Since Amber Alexander and Johnny Noble of the Denver stoner-rock duo Blakk Mantra are both big fans of the band Clutch, they wanted to work with Gene "Machine" Freeman, who had produced and engineered three of the group's albums. In June the two trekked to Freeman's studio in a barn in the hill country outside of Austin, Texas, to record two songs for their new EP, Welcome to El Rey Blvd.
The night before the sessions started, Alexander, who plays bass, and Noble, who sings and plays guitar and drums, talked with Freeman about what they wanted the songs to sound like by playing him tracks from Black Keys, Death From Above, Highly Suspect and Royal Blood.
"We talked about our songs in depth," Alexander says of their conversation with Freeman, "about what we wanted them to come out sounding like, and he was taking notes. He was diligently listening to us. And the next day, he started. He had a ton of ideas of little things we could start doing to get it pushed in that direction."
Over two days of working with Freeman, the band laid down most of "Perhaps We'll Live" and "Queen of Infinite Space." As the time came to an end, the two sprinkled in a few extra things they wanted on the tracks, like a bass synth and a synthesized version of a boys' choir. Freeman also suggested a few woo hoos for "Queen of Infinite Space."
"He would say, 'Hey, let's try this,' and then we would do it," says Alexander.
Alexander says that when she penned the riff and lyrics for "Queen of Infinite Space," she thought about a guy driving in the desert and encountering an alien coming down from space and how the two end up having sex. She says "Perhaps We'll Live" is a commentary on how unreliable news is and how people are unsure of what's going on in the world.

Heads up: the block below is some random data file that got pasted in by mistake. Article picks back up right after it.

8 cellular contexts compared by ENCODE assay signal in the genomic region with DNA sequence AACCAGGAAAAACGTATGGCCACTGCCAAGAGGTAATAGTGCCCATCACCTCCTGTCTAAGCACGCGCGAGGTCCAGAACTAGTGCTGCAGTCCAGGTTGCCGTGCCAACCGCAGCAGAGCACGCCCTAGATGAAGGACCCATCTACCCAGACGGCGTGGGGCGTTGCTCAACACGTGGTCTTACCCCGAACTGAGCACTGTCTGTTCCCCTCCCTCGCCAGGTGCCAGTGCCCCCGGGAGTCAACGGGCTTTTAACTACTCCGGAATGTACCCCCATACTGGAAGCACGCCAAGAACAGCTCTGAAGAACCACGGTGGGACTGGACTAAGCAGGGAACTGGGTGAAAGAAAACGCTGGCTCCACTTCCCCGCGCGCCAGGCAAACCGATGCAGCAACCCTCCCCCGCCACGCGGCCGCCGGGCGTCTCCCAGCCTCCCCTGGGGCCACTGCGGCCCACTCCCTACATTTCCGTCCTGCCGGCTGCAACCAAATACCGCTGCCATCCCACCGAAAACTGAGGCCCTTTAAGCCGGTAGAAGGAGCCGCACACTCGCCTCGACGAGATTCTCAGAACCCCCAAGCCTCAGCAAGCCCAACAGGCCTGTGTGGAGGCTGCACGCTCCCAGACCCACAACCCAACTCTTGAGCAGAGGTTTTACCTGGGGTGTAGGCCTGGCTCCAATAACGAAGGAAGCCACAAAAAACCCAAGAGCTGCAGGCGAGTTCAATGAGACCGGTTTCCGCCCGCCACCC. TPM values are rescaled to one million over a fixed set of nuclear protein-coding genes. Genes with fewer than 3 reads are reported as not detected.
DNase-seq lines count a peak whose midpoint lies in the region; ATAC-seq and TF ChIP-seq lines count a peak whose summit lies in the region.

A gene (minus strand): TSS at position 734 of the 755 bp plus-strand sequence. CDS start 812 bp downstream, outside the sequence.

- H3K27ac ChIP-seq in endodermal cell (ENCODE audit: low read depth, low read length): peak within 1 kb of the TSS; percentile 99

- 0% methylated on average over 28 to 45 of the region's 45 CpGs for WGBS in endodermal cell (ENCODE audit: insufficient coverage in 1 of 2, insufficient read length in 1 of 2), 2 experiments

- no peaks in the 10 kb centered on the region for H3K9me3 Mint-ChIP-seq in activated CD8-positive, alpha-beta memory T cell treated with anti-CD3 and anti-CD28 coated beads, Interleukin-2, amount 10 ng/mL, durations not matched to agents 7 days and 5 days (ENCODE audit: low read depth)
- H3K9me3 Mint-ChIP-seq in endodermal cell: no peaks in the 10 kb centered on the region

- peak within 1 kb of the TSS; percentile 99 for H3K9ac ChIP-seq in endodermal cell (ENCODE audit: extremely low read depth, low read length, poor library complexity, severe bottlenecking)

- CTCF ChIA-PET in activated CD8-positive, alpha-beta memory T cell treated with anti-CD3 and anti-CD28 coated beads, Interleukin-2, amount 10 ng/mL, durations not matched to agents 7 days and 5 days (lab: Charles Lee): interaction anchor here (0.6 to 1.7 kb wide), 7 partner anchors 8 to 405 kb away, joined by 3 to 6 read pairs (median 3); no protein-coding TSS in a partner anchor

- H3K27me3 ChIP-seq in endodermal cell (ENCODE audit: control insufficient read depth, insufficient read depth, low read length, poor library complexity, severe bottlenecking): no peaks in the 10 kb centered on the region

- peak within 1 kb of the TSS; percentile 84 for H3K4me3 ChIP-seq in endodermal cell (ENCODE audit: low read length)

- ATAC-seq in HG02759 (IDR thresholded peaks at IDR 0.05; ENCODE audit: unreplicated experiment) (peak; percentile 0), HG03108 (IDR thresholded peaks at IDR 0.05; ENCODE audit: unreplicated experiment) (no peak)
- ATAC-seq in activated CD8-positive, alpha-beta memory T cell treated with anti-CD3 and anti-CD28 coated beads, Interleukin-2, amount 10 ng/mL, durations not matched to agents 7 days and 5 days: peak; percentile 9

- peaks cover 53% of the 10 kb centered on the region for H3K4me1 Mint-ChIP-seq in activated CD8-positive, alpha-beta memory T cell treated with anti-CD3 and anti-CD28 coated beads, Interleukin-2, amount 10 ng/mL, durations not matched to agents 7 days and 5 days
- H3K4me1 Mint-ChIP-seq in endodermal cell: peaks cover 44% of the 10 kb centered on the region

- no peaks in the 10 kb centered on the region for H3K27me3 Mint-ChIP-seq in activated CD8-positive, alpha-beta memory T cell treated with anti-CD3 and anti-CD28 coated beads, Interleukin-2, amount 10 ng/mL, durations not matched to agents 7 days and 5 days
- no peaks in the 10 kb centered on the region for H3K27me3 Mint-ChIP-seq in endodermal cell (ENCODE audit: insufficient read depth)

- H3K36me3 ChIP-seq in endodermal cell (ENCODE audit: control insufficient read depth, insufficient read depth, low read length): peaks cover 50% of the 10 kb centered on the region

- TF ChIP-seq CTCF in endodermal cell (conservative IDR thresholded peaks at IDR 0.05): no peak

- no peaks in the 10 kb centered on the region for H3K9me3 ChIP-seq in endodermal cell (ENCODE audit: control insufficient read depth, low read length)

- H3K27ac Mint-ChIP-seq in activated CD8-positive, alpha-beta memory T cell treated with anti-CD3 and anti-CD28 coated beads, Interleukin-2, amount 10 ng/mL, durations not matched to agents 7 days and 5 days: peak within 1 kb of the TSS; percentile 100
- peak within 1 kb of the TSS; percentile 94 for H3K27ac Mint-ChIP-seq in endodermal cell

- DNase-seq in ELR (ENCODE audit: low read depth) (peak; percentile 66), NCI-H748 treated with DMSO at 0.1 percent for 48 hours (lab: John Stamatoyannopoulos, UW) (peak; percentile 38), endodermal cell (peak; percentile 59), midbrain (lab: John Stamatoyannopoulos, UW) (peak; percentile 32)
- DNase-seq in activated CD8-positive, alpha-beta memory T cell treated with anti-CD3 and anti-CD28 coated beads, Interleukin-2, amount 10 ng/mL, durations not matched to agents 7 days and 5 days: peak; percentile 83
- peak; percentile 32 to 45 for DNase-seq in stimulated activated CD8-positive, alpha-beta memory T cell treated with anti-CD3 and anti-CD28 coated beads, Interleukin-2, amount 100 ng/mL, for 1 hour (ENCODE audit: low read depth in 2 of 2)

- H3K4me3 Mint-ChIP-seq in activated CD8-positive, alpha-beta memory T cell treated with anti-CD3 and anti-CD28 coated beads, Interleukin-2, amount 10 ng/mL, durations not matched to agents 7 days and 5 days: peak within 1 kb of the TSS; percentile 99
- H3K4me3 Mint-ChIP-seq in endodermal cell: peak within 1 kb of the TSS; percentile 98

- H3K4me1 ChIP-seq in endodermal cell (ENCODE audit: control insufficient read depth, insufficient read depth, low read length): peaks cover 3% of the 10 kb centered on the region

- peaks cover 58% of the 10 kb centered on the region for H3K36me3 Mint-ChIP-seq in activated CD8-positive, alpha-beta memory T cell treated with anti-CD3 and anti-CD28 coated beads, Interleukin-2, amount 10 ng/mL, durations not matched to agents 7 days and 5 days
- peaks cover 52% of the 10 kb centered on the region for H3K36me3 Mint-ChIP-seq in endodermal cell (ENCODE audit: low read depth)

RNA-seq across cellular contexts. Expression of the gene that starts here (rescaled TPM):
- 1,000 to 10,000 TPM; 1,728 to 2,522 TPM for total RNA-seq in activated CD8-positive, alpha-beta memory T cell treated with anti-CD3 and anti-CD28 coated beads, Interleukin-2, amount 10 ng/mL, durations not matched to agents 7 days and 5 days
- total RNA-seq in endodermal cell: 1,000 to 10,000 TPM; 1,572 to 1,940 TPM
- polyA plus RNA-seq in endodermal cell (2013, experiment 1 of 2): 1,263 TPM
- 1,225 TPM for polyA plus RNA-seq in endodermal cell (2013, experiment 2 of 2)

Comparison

"Even though it can be confusing right now...perhaps we can all talk about how we need to love each other," Alexander says. "In that song, that's like the basis of life. Basically, through this love, we'll live."
While Alexander and Noble both have an affinity for Clutch, the two bonded initially at Centennial's Eagle Crest High School over stoner-rock bands like Fu Manchu, Kyuss and Queens of the Stone Age. Since forming Blakk Mantra six years ago while still teenagers, Alexander says the duo's music has always been a groovy take on stoner rock.
"We work really well together, and 99 percent of the time have the exact same vision for what we want sonically," Alexander says. "Our music taste is basically identical. So, writing-wise, it's just simple for us to come together and write songs. It just makes sense."
And the band has a simple message, says Alexander: You can make it in this world.
"You can climb up and do something, whatever it is you want to do, and you can do it," she says. "We can all do it together."
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